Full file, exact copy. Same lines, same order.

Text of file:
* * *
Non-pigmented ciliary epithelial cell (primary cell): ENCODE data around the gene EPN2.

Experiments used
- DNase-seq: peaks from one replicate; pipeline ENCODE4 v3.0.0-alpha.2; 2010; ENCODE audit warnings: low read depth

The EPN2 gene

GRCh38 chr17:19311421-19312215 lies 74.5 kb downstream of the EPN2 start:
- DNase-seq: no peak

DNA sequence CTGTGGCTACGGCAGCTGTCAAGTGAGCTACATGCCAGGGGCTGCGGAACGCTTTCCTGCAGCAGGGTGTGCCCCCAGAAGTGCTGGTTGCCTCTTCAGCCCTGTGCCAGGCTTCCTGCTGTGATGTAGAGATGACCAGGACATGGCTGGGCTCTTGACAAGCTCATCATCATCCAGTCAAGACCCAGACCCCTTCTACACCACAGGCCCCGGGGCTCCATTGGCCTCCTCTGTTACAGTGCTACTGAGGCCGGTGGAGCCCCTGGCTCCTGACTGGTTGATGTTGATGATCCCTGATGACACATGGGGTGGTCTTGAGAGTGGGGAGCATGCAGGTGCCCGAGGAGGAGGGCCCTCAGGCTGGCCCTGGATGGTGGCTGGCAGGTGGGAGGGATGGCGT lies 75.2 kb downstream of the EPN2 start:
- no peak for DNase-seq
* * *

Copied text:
Non-pigmented ciliary epithelial cell (primary cell): ENCODE data around the gene EPN2.

Experiments used
- DNase-seq: peaks from one replicate; pipeline ENCODE4 v3.0.0-alpha.2; 2010; ENCODE audit warnings: low read depth

The EPN2 gene

GRCh38 chr17:19311421-19312215 lies 74.5 kb downstream of the EPN2 start:
- DNase-seq: no peak

DNA sequence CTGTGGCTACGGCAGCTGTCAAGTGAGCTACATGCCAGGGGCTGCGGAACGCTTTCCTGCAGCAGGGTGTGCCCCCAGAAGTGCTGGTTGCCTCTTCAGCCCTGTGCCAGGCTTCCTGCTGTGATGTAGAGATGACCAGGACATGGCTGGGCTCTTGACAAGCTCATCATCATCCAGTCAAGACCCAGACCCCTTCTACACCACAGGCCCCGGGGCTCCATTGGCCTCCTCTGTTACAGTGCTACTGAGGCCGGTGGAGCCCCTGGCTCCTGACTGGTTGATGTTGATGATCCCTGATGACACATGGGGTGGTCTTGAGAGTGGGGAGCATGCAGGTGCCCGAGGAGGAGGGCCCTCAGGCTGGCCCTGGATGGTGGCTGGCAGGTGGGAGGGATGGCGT lies 75.2 kb downstream of the EPN2 start:
- no peak for DNase-seq